Buying a Business - 10 Things It Takes
Since statistics indicate that only about one out of 15 buyers actually buys, it is important to be able to separate the serious buyer from the others. These points offer a good indicator of whether a person is really a buyer.
1. People who are serious about being in business for themselves have to realize that they really will be the proverbial “chief cook and bottle washer.” Too many prospective business owners want to be the Chief Executive Officer of the business. Being the CEO of your own business doesn’t mean that you sit behind the big desk and plan on how to increase the price of the business’s stock. It means that you will be changing light bulbs, emptying the trash, stocking shelves – and everything else that needs to done in running a business. That’s what it takes to own and manage one’s own business.
2. Prospective business buyers must understand that they will be buying someone else’s “baby.” This is a business that another person has built, nurtured and developed. It is a business in which the owner has spent many, many hours — one that has supported the owner and his or her family. It will be important to the present owner that he or she feels comfortable with a potential new owner.
3. There is the famous line from a mid 1990's hit movie that goes, “Show me the money.” Buyers shouldn’t begin the business-buying process unless they have the necessary funds or know exactly where they will come from.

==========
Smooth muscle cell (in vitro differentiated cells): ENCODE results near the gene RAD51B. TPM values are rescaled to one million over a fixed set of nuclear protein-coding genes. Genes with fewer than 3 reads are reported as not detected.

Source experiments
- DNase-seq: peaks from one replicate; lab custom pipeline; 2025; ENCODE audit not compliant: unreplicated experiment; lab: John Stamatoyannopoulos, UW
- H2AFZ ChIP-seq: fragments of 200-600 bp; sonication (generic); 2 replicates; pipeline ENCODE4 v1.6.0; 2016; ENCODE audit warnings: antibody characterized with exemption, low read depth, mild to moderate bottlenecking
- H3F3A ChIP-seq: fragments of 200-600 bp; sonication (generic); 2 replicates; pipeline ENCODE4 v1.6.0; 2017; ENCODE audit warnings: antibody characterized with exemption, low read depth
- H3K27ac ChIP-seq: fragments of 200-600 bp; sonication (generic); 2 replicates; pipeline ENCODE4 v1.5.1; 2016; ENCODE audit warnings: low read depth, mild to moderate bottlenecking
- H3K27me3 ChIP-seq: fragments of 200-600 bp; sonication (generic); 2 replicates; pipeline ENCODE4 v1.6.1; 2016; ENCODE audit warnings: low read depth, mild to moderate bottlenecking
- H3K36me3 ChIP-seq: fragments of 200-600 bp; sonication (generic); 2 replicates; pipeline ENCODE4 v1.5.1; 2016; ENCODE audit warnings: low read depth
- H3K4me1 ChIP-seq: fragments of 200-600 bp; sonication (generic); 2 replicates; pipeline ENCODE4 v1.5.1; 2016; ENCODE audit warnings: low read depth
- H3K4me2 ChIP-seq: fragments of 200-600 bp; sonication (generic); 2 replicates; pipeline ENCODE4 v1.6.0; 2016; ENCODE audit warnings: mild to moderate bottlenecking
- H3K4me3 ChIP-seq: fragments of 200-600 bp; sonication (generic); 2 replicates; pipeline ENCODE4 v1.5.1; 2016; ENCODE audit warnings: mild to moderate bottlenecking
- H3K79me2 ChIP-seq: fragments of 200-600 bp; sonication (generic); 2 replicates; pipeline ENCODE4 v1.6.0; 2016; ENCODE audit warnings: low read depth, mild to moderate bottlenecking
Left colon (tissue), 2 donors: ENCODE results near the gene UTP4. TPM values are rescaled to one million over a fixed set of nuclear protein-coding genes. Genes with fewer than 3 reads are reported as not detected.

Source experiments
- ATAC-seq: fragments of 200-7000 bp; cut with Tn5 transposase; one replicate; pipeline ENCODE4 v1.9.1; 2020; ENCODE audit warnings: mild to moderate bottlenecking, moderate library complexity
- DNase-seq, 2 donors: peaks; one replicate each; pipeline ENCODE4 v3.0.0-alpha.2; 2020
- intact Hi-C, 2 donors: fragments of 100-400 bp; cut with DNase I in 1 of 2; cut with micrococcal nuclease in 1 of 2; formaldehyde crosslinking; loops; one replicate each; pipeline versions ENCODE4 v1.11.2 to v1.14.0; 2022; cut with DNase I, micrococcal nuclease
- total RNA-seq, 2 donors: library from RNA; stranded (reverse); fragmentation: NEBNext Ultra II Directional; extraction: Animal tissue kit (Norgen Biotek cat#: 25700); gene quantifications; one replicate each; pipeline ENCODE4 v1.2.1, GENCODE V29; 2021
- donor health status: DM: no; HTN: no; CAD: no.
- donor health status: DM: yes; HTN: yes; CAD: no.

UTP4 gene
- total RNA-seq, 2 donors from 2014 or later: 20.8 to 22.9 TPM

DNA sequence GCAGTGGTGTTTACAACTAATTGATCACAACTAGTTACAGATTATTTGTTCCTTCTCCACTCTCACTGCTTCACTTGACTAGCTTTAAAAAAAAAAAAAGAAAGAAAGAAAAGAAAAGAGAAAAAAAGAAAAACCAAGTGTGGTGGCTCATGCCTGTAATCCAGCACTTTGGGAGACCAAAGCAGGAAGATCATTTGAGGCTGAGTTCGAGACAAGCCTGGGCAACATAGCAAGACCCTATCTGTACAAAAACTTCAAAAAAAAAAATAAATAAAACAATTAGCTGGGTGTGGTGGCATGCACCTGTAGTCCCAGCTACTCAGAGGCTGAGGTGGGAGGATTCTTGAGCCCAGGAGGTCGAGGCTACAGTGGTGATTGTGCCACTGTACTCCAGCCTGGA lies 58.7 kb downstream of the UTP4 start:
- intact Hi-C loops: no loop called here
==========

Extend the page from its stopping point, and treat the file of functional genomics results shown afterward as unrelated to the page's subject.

4. Buyers think that when businesses are enjoying good times – they are overpriced. When economic times aren’t so good – they want to buy a business for way less than it is worth. Timing works both ways. There is a right time to buy and a right time to sell – when it is right for both the buyer and the seller is the right time.
5. There are no sure things. There is always a risk in buying a business. If a buyer is looking for a sure thing – buying a business is not it.
6. Owning one’s own business is a big responsibility. There are usually employees to consider, customers or clients to attend to – and suppliers and vendors to work with. There is also the financial responsibility.
7. Buying the right business generally takes time. Patience is required. However, one can’t be a procrastinator – when the right business comes along, one must be able to act.
8. Those who are considering buying a business should have a viable reason for doing so, should have discussed it with those who are involved and have a willingness to do what it takes.
9. Too many potential business buyers don’t have the courage to make that “leap of faith” necessary to actually pull the trigger and purchase a business. Many of them get to the edge, but can’t make the leap. Buying one’s own business is a serious step – if you can’t make the jump, no sense going any further. Unfortunately, many don’t realize they can’t until the process is about to begin.
10. Buyers – and sellers too – should seek professional help. The professional business broker has been there and can assist in making the transition a lot easier.
© Copyright 2009 Business Brokerage Press, Inc.
This article reprinted with permission from BBP, Inc.